With Warner Park Football Stadium playing host to the St. Kitts-Nevis Football Association (SKNFA) Playoffs, stadium officials are confident that the venue would hold up for the June 1 Caribbean Cup encounter with Dutch-speaking Suriname.
Concerns had been raised about the location of the game following the shifting of the last portion of matches in the SKNFA season away from that venue, as the association deemed the surface unplayable and needing rest with the Caribbean Cup in mind.
That followed the announcement that the cricket venue at Warner Park was unavailable due to international cricket commitments in all of June.
Addressing reporters at a recent press conference, President of the SKNFA, Anthony Johnson explained based on the feedback his association received the stadium is likely going to be in a suitable condition to host the international match.
“Our advice based on the expert that we would have employed to assist with the improvement of the surface…is that the playing surface is adequate not only for the Final Four game but also for the international game Suriname.”
The St. Kitts-Nevis National Football team dubbed the Sugar Boys, successfully topped their group in the opening round of the Caribbean Cup when they edged archrivals Antigua and Barbuda 1-nil and brushed aside Aruba 2-0.
With their progression to the second round, the Sugar Boys will do battle against Suriname and St. Vincent and the Grenadines.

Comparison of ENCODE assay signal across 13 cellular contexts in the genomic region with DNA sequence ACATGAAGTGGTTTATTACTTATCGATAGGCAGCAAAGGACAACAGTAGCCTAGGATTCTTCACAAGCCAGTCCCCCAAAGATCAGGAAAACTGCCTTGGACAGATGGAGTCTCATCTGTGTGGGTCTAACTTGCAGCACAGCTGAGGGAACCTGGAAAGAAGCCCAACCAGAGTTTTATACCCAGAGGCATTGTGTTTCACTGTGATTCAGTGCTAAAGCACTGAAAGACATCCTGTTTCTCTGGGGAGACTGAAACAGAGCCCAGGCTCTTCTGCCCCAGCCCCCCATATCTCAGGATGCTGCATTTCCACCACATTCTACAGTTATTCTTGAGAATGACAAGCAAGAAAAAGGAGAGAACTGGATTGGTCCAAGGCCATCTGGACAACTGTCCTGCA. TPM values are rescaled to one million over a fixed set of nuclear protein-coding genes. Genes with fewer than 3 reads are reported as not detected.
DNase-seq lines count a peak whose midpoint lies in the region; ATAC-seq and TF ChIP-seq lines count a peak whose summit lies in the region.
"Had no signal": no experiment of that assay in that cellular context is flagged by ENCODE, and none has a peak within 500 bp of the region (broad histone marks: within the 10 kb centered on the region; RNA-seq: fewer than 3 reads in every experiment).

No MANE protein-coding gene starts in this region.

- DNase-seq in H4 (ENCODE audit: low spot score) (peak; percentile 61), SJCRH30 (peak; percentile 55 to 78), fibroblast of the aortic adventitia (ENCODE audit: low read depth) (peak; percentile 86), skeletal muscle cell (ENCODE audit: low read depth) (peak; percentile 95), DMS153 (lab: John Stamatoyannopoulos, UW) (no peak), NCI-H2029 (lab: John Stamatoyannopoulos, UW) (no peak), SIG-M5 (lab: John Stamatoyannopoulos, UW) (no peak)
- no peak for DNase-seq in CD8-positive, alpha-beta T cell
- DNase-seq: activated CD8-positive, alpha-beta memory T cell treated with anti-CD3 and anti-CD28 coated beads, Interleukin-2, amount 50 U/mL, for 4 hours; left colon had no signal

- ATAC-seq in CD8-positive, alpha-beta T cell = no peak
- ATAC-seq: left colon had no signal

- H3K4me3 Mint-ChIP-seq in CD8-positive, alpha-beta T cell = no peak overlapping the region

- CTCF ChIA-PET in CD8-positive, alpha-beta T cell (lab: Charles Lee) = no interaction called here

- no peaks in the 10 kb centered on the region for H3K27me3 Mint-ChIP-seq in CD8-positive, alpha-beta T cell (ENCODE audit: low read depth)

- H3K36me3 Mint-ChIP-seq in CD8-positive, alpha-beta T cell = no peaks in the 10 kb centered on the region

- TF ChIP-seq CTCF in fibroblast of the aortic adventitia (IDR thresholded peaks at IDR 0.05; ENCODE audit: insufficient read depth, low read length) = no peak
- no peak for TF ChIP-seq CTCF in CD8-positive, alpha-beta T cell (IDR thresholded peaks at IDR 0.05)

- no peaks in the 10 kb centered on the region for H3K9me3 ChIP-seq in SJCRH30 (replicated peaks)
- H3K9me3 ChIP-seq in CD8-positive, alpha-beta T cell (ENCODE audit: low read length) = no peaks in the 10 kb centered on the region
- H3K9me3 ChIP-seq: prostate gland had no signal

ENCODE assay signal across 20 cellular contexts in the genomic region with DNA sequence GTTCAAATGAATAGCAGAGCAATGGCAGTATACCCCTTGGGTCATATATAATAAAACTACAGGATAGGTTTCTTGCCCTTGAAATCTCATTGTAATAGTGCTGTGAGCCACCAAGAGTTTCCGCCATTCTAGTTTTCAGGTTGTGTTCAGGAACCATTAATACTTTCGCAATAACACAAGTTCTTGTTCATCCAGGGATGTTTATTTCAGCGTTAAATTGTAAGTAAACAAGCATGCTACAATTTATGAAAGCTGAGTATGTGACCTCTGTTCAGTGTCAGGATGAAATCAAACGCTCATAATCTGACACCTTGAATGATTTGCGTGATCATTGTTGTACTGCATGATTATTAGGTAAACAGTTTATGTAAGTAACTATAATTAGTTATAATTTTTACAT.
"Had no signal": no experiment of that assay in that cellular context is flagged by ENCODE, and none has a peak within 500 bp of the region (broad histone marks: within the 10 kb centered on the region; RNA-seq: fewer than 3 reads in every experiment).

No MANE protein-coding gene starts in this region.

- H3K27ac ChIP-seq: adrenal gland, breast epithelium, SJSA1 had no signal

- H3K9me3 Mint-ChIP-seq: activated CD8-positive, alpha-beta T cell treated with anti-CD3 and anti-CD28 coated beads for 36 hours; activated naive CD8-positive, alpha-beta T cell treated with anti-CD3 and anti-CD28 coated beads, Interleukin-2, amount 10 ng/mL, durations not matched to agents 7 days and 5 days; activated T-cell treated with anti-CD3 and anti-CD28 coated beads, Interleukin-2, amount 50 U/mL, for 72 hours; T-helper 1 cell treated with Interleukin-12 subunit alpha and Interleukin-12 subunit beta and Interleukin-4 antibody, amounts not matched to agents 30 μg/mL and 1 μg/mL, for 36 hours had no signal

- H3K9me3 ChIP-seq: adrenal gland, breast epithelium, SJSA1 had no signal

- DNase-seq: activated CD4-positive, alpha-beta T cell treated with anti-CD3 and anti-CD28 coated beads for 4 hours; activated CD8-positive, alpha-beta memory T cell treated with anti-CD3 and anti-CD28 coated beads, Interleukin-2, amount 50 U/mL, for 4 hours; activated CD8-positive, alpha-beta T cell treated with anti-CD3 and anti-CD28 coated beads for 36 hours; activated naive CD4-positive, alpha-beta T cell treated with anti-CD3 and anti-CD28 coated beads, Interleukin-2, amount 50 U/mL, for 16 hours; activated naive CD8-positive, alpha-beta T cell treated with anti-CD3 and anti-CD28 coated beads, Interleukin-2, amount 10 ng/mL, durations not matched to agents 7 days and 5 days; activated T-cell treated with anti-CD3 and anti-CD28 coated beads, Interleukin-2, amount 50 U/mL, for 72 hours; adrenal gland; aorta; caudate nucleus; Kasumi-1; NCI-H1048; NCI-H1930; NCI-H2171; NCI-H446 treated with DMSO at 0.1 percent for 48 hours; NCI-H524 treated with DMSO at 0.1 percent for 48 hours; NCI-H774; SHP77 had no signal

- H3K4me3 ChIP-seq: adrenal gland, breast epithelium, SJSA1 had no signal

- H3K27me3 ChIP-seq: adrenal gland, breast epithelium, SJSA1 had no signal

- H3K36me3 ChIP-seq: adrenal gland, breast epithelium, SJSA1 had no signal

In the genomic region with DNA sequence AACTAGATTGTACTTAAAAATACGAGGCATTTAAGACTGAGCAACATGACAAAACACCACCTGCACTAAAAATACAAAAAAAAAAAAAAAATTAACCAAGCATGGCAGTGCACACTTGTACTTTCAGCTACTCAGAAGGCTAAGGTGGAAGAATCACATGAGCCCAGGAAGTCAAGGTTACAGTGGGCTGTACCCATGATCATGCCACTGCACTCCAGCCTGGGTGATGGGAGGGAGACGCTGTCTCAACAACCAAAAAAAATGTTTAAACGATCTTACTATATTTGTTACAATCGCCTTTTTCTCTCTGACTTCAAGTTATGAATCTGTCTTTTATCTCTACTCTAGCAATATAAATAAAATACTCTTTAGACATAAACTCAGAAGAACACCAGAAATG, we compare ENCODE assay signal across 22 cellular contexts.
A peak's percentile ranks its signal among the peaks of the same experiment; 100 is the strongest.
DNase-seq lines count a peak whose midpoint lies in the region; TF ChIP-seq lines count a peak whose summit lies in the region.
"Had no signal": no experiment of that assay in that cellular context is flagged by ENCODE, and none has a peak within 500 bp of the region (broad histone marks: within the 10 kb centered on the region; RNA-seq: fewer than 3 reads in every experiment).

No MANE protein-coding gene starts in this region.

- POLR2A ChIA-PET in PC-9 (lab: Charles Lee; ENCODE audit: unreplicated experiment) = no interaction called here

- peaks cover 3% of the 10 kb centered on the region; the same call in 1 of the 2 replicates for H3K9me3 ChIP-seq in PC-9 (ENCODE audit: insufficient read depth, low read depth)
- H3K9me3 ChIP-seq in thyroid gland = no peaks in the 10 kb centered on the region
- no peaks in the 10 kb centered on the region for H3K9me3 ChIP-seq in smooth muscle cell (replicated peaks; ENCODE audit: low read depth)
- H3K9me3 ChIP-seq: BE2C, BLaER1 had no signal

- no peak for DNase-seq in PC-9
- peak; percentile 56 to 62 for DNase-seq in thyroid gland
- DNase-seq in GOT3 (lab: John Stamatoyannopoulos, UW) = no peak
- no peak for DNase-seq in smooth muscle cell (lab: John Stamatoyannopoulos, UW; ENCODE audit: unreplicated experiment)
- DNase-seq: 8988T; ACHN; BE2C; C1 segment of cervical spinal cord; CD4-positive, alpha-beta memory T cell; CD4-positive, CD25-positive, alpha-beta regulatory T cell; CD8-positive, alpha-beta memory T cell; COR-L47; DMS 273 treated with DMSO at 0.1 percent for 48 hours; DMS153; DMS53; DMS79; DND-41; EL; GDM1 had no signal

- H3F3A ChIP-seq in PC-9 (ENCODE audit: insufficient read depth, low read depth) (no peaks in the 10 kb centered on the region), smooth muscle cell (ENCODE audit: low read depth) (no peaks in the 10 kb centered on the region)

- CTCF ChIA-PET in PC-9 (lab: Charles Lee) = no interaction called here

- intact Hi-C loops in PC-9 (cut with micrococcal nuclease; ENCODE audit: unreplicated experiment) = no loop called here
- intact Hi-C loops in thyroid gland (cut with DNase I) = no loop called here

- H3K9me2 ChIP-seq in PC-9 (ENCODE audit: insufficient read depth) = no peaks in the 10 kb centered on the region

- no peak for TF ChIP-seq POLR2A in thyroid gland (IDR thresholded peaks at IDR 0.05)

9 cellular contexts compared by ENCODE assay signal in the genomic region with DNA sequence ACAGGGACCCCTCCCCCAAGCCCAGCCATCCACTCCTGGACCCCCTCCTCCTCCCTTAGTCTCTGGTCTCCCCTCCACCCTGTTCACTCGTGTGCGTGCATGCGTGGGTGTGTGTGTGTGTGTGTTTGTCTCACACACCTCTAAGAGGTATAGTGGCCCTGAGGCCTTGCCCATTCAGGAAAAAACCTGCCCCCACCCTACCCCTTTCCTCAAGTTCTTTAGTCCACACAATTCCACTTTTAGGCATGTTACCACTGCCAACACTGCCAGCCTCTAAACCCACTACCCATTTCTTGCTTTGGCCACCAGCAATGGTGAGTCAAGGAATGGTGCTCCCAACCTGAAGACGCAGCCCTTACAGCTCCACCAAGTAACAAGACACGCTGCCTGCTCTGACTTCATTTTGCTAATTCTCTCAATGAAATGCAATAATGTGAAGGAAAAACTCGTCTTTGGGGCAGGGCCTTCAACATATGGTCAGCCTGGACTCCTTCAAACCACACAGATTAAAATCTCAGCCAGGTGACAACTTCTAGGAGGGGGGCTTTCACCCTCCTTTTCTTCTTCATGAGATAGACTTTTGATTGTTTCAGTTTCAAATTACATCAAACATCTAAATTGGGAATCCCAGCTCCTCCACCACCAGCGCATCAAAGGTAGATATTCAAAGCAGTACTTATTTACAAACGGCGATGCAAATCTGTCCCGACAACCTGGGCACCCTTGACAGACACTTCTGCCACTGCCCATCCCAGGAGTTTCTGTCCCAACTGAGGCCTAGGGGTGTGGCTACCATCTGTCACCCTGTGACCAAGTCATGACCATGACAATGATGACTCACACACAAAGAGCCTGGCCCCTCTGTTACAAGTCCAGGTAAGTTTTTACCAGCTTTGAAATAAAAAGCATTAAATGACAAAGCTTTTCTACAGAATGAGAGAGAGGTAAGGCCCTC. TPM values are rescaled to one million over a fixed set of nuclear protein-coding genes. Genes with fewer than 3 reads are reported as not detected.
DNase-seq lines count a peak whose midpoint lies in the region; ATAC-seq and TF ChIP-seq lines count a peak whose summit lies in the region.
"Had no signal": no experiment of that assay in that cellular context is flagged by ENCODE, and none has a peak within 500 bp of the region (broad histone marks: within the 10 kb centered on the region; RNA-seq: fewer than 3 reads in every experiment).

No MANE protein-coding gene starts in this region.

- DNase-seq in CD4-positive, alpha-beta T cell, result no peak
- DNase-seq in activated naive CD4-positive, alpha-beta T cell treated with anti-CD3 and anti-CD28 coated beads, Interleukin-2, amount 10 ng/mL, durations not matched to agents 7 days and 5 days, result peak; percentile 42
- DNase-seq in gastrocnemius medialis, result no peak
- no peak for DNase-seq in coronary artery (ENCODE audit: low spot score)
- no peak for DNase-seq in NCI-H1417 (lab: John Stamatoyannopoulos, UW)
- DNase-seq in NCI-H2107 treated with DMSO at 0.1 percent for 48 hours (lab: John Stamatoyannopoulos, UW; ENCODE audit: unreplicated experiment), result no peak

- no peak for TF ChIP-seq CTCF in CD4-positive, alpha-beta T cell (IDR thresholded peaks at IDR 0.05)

President Johnson disclosed that the league would take a break during the playing of matches in playoffs to facilitate international duties for several of the players.
Meanwhile, the issue surrounding the lights at the Warner park stadium remains and Johnson during the press conference at Football House expressed his displeasure at the long wait to have the problem rectified.
He reminded reporters that prior to the World Cup qualifying game against El Salvador last year, his association approached the Government to for assistance to enhance the lighting at Warner Park. This came to the local association knowledge when FIFA officials did a venue inspection before the qualifying match, where it was disclosed that the lights are below what the governing body recommends.
President Johnson noted that the government sought and received assistance from the Republic of China on Taiwan, but when the necessary equipment arrived it was installed at another location.
“However, a decision was taken subsequent to that by the government to reallocate the equipment to venue outside of Warner Park,” Johnson said. “That is something that we have expressed our displeasure with directly to the Minister.”
The Opposition SKNLP has been very critical of the government in recent weeks, specifically the Minister of Sport, Shawn Richards, as they claimed that he changed the location of the lighting.